Savory Sandwich Waffles (Soaked Grain)
Are you looking for an easy soaked sandwich bread? This might be just the recipe for you!
I created this soaked savory waffle bread recipe because I wanted something that would satisfy my family's craving for sandwiches, but still met the criteria for properly prepared grains.
Why Soaked Grains?
In short, the reason we should soak our grains is because of phytic acid.
Because phytic acid is harder for humans to digest, it can impede our body's ability to absorb other vitamins and nutrients.
Amanda Carmen writes:
Phytates take much longer to digest than say, fat and protein. Since our human digestive tracts do not offer a long enough transit time for the phytates, we cannot completely digest them.
So the phytates grab on to essential minerals and rob us of nutrition…. Phytates bind with essential minerals, especially magnesium and zinc, but also calcium, copper and iron, so that absorption is blocked. (Soaking Your Whole Grains)
There are three main ways to break down the phytic acid in our grains, making them easier to digest. They are soaking, sprouting, and sourdough.
These sandwich waffles use the soaking method.
Find out more about how to properly prepare grains in Nourishing Traditions by Sally Fallon.
Why I Love Savory Sandwich Waffles
While I like to bake, and I have made plenty of delicious loaves of bread, I have also made plenty of loaves that did not turn out well. I wanted something fail-proof that wouldn't waste time or ingredients.
These taste great as an alternative to sandwich bread, whether you are wanting to make the perfect peanut butter and jelly, or a hearty ham and cheese.
The best part? Kids love them! I mean, what kid doesn't want to try making a sandwich with waffles?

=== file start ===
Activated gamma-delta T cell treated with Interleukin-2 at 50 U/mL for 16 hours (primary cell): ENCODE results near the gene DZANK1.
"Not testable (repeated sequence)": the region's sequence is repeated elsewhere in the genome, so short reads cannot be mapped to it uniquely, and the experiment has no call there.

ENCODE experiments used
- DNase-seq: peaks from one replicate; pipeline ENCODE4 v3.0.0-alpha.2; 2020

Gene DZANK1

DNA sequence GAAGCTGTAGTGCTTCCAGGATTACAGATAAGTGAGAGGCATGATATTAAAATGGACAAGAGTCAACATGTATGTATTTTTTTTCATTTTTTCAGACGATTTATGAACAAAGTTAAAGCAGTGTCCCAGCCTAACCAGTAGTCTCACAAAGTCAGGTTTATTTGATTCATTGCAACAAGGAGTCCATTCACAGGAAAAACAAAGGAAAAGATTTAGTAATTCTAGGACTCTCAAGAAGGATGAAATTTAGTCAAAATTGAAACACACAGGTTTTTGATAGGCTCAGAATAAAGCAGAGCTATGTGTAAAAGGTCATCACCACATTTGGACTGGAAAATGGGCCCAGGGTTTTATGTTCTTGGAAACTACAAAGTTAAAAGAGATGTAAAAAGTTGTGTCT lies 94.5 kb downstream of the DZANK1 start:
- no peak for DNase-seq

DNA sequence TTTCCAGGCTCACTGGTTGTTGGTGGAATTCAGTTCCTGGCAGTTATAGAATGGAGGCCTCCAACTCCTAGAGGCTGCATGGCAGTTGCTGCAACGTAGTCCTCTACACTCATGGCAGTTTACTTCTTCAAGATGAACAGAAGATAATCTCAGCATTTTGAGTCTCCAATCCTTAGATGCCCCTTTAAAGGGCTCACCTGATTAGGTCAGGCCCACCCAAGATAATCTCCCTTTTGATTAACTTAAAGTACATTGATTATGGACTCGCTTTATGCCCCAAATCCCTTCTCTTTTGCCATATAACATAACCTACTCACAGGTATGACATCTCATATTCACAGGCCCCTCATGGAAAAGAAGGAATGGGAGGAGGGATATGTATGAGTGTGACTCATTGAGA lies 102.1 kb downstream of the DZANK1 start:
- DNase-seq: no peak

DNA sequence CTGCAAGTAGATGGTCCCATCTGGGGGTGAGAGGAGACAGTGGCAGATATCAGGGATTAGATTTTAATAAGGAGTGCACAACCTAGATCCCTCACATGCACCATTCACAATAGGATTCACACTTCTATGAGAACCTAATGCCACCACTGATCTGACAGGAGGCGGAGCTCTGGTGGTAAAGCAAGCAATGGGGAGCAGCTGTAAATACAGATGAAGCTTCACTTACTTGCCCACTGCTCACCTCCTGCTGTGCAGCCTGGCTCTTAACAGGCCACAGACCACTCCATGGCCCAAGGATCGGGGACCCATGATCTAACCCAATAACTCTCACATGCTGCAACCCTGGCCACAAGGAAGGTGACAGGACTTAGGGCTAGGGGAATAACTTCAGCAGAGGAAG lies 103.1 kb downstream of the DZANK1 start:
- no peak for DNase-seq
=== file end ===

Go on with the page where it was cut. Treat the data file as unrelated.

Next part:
They are a fun shape, and they are deliciously light and fluffy.
Savory Soaked Waffles Recipe
This double recipe makes about 13 to 16 sandwich waffles, which means they are great to make on a Monday morning and use throughout the week for lunches.
They can be stored in an airtight container. I typically leave about half in a container in the fridge, and freeze the others in an airtight freezer container to pull out in the middle of the week.
They can be used in the place of sandwich bread in almost any instance, including for peanut butter and jelly sandwiches, meat and cheese sandwiches, and more. I even have plans to try using them for grilled cheese sandwiches.
- 3 ½ cups white whole wheat flour
- 4 tablespoons sour milk, kefir, yogurt, or kombucha
- 2 tablespoons aluminum free baking powder
- ½ teaspoon sea salt
- 4 eggs, beaten
- 3 ½ cups milk
- 1 cup butter or coconut oil, melted
- 1 tablespoon herb seasoning get it here (optional)
- In a large bowl, mix together the flour, milk, sour milk (or alternative), salt, and butter. Cover and let sit on the counter top (soak) for 8-12 hours. Overnight works well.
- Heat your waffle iron.
- Mix in the eggs, baking powder, and seasoning.
- Scoop into waffle maker ½ cup at a time and cook according to your waffle maker's instructions.
- Store in an airtight container. These waffles may also be frozen in freezer containers or freezer bags.